Earlier this year I had the attractive opportunity of traveling to the other side of the country. A good friend was doing some grad research and proposed the seven-week trip. The only catch? The budget was pretty tight, and the accommodations were going to have to be, well, mostly the car. Being humanities/art people, we’re moderately low maintenance and adventurous, so the prospect of living out of a car for seven weeks while we traversed over eight thousand miles was no deterrent.

 

I was highly optimistic about this trip. I was eager to learn more about my country, have juicy conversations with my friend, see cool historical attractions, take in impressive landscapes—you know, the things you do on a trip. And those things did happen, and it was totally awesome. Something that I hadn’t anticipated happened too: I did a lot of reflecting on the concept of journey.

 

I’m used to flailing a bit when people ask me what I do. The answer isn’t quite as readily clear-cut as “accountant” or “architect” or even “teacher.” An interesting thing about a road trip, though, is that people tend to ask you less about what you do and more about where you started and where you are heading. This question is, of course, strictly about geography, but it’s an interesting one to apply to the locomotion of our soul. Where are we from and in which direction are we headed?

 

François du Toit, the author of The Mirror Bible translation, has an interesting take on Psalm 23. He writes, “By the waters of reflection my soul remembers who I am.” Perhaps it’s so meaningful for me because it is so contrary to the idea that I need to change everything I am to please God. The journey of the spiritual life, then, is not so much about changing who I am as it is about identifying the grime that has corrupted the true me: discerning patterns of thought and behavior that diminish the flourishing of my authentic identity.

 

Many women and men of the contemplative tradition talk about the true self and the ego, or the false self. When they speak of the true self, they refer to the substantive part of us. The center of who we are. In this context, the false self or ego is the distorted compulsions and drives that encrust and immobilize our real, God-breathed selves. From the outside, they may look like socially acceptable ambitions and desires, habits and dispositions. However, anything that diverts our attention from our createdness and relation to God is of the ego. This, in part, is why contemplatives dedicate so much discussion to the importance of stillness. The ego is in the business of accumulating and projecting; the real self finds its rest in receptivity and communion with God, an endeavor that requires inner quietude.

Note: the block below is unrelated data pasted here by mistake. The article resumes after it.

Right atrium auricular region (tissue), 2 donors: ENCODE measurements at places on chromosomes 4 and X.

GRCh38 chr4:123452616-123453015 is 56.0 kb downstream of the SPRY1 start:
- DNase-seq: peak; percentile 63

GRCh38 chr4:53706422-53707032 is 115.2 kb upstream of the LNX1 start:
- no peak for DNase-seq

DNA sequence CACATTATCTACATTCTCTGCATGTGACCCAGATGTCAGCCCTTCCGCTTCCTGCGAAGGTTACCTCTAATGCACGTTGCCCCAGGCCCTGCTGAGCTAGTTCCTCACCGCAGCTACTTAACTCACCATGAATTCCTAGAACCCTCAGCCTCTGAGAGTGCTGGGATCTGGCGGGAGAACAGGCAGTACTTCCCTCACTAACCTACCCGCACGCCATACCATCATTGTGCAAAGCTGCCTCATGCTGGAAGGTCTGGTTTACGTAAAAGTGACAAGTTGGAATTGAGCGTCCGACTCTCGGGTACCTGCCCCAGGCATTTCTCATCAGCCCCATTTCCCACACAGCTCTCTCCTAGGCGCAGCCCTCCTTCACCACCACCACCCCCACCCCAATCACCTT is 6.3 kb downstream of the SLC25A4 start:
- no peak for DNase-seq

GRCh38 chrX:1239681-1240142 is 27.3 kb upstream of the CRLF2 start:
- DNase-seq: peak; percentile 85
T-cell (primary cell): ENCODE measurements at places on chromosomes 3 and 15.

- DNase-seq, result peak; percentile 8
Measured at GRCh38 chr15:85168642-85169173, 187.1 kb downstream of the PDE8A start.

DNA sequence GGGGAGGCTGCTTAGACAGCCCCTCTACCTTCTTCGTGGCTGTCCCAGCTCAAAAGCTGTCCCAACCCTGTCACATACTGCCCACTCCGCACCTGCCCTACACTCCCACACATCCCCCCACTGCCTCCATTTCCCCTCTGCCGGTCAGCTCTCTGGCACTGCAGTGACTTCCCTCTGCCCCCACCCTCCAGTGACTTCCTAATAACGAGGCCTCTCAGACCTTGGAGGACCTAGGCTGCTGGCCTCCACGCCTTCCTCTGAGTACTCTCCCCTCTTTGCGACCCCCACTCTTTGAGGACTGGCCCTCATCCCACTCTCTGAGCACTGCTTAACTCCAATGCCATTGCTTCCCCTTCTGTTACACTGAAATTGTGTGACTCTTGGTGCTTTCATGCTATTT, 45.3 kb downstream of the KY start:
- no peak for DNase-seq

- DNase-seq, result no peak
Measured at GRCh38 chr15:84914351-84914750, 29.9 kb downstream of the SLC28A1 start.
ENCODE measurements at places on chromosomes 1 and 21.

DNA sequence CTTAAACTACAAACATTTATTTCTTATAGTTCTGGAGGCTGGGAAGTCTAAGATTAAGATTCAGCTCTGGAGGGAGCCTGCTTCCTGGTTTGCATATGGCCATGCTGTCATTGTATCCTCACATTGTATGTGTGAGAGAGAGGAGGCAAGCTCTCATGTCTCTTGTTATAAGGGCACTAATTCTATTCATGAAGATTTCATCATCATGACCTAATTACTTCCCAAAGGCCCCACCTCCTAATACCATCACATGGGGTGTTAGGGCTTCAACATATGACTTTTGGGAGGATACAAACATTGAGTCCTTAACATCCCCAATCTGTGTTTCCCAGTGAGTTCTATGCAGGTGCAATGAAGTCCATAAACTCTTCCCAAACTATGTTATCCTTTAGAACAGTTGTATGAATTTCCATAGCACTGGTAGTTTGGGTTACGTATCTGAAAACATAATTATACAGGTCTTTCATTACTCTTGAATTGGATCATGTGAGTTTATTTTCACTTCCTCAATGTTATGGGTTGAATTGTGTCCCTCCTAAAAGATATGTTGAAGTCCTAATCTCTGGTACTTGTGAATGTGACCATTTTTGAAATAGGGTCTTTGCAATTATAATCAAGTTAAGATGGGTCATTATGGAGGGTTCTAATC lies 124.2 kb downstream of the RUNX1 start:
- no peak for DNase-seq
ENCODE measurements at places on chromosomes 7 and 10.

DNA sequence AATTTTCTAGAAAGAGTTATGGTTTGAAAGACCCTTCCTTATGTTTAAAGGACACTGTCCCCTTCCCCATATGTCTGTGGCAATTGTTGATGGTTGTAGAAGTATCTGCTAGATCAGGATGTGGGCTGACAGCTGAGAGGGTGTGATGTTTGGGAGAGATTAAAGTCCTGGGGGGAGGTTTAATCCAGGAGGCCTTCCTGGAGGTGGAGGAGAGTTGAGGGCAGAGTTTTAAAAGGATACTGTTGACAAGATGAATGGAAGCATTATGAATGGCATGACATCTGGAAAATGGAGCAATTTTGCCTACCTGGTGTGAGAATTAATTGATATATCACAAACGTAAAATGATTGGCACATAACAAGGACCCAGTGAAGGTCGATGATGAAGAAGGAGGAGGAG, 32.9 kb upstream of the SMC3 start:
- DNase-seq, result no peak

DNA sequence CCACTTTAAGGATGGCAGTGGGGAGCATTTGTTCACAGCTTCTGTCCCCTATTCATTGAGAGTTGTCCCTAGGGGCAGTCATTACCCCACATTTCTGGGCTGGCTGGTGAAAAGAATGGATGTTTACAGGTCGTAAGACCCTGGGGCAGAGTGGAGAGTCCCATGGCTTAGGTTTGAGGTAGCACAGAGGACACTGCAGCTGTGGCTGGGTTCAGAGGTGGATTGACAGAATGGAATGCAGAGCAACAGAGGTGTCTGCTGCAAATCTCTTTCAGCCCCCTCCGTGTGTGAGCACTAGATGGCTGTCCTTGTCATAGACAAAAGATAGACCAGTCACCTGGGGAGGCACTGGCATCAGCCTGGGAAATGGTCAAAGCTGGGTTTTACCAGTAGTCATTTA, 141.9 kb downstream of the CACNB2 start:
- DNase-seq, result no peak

In my spiritual journey, this is the direction I want to head. And the good thing about journeys is that it doesn’t matter where we start; it matters that we are moving in the direction of our goal.

 

Ron Dart, in his book The Beatitudes: When Mountain Meets Valley, translates Matthew 5:3 with an interesting twist: “The Divine Life is for those who die to the demands of the ego. Such people will inhabit the Kingdom of Heaven.” For a religion that proclaims eternal life, Christianity seems to talk a lot about death. Dying to oneself, in particular. I’ve always wrestled with the idea of what it might look like to die to oneself. Does it mean just being nicer to our neighbors and behaving less selfishly in general? Or sometimes I hear Christian leaders use the phrase “dying to the old self.” I get the general idea, sure. But for me, dying “to the demands of the ego” clicked. It means scaling off the counterfeit pleasures, identifying destructive perspectives, and cutting shackles that prevent my soul from union with its source: God.

 

It may be ironic to think about inner journey and stillness and quietude while traveling to the farthest borders of the country in an overly stuffed car. But in a way, it seems to fit, doesn’t it? Stillness is, after all, first an inner posture. And every day is an internal, if not external, journey. So when people ask me what I learned from my trip? I tell them: the importance of asking myself in which direction I’m headed.